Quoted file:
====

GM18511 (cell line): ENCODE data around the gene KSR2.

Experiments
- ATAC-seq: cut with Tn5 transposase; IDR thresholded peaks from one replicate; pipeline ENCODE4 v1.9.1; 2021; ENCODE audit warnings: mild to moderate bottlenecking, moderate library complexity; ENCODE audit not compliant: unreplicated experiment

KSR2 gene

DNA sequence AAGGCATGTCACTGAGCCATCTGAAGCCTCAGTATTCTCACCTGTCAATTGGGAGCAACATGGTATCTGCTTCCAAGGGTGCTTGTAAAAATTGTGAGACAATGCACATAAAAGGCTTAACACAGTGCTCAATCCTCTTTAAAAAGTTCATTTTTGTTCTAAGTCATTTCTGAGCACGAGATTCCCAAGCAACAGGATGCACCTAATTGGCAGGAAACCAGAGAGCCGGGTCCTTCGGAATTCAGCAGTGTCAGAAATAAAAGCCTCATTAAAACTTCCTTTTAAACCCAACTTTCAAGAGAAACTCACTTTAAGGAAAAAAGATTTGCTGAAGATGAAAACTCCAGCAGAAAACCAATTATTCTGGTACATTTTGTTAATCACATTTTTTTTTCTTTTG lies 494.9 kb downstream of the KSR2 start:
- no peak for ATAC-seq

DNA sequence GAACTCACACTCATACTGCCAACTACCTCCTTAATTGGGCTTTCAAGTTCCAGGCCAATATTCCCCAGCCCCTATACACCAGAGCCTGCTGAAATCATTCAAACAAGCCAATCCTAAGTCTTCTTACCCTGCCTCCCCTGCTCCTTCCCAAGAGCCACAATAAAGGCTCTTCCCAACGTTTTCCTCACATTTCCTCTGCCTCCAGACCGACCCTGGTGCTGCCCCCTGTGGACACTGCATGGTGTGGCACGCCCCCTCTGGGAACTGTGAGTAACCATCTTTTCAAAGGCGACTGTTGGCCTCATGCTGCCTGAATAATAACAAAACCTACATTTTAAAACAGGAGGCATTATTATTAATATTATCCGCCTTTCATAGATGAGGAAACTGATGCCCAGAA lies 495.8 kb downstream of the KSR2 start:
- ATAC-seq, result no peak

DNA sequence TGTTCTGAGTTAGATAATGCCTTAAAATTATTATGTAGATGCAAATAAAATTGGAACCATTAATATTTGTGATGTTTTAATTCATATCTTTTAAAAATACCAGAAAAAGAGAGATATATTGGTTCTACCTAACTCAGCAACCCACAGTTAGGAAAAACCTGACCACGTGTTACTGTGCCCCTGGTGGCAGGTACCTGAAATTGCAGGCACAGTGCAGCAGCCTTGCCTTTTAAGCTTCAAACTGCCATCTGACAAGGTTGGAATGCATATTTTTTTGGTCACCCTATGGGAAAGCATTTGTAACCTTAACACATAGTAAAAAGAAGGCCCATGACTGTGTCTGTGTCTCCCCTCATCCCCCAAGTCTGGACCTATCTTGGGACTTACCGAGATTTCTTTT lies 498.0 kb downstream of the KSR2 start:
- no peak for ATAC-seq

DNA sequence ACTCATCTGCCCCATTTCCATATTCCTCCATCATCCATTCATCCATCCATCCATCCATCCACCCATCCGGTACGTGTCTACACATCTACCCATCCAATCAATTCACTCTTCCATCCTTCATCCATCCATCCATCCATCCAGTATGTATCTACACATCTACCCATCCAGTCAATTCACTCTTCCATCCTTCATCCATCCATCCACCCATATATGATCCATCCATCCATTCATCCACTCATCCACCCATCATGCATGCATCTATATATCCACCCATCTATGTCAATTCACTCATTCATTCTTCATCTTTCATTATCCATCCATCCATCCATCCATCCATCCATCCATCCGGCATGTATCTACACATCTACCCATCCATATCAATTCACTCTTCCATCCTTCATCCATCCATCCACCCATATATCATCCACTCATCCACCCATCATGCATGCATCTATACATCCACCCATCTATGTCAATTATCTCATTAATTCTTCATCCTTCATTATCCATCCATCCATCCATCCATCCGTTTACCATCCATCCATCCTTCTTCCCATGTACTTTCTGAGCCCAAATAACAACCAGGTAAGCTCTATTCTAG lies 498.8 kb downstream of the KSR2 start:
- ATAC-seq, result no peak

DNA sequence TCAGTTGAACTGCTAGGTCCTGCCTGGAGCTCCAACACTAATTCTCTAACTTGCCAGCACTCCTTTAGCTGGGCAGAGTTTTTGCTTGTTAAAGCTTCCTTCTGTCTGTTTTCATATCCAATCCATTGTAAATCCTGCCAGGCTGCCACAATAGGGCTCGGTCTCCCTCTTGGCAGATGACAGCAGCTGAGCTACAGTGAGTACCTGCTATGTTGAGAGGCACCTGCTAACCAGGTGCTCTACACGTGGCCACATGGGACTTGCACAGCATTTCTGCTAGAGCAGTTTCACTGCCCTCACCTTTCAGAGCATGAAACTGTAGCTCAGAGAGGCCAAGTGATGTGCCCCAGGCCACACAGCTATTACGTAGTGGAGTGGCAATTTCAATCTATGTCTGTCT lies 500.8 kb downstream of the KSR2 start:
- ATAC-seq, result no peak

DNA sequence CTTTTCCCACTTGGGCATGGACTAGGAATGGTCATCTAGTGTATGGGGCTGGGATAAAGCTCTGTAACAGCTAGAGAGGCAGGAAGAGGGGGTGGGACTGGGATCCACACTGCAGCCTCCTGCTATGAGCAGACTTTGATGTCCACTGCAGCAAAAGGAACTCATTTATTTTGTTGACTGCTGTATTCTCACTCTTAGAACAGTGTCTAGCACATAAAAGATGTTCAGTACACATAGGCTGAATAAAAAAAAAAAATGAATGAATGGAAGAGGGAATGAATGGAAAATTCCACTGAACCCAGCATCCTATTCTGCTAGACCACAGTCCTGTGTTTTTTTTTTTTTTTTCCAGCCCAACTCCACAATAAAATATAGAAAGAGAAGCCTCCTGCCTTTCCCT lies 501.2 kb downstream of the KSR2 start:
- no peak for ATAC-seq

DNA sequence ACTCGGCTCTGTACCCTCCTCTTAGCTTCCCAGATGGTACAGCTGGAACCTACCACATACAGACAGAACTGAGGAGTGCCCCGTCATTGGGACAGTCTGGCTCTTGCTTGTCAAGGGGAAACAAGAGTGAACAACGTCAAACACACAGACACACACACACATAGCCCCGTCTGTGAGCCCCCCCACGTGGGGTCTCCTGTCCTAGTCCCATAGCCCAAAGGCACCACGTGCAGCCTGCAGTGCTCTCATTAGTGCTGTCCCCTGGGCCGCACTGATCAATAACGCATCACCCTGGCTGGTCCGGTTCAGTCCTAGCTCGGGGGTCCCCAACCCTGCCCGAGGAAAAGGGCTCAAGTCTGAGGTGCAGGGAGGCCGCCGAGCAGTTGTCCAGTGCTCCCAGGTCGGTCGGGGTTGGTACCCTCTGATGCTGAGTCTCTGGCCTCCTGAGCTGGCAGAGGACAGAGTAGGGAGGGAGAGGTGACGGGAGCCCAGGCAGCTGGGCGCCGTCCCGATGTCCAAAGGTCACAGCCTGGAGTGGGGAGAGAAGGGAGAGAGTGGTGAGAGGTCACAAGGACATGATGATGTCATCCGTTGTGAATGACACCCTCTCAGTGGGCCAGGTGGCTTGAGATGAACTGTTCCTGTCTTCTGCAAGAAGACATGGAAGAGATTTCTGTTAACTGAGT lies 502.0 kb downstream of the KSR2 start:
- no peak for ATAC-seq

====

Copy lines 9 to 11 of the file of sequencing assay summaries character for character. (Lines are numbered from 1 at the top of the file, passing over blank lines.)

DNA sequence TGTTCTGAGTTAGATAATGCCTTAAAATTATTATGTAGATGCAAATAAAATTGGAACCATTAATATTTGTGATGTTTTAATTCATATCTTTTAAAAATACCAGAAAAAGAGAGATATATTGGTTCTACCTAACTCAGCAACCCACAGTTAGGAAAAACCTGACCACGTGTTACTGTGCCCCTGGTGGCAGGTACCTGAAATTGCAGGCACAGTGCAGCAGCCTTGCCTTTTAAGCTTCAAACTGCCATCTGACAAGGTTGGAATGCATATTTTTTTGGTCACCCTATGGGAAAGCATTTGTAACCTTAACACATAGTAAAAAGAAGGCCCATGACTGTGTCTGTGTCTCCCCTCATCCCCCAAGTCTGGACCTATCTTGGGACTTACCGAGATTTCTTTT lies 498.0 kb downstream of the KSR2 start:
- no peak for ATAC-seq

DNA sequence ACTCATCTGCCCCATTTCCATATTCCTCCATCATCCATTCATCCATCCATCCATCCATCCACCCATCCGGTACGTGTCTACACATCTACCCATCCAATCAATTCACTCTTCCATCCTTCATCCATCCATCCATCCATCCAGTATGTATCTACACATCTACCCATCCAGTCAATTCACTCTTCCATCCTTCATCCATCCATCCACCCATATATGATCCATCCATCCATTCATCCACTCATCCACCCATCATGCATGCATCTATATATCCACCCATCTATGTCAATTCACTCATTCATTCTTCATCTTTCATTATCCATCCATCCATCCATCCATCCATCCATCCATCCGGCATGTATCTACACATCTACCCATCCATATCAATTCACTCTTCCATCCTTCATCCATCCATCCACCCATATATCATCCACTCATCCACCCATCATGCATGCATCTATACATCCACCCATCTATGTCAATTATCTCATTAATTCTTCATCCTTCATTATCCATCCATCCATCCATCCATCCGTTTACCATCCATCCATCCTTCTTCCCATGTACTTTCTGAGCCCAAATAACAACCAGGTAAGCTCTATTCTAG lies 498.8 kb downstream of the KSR2 start: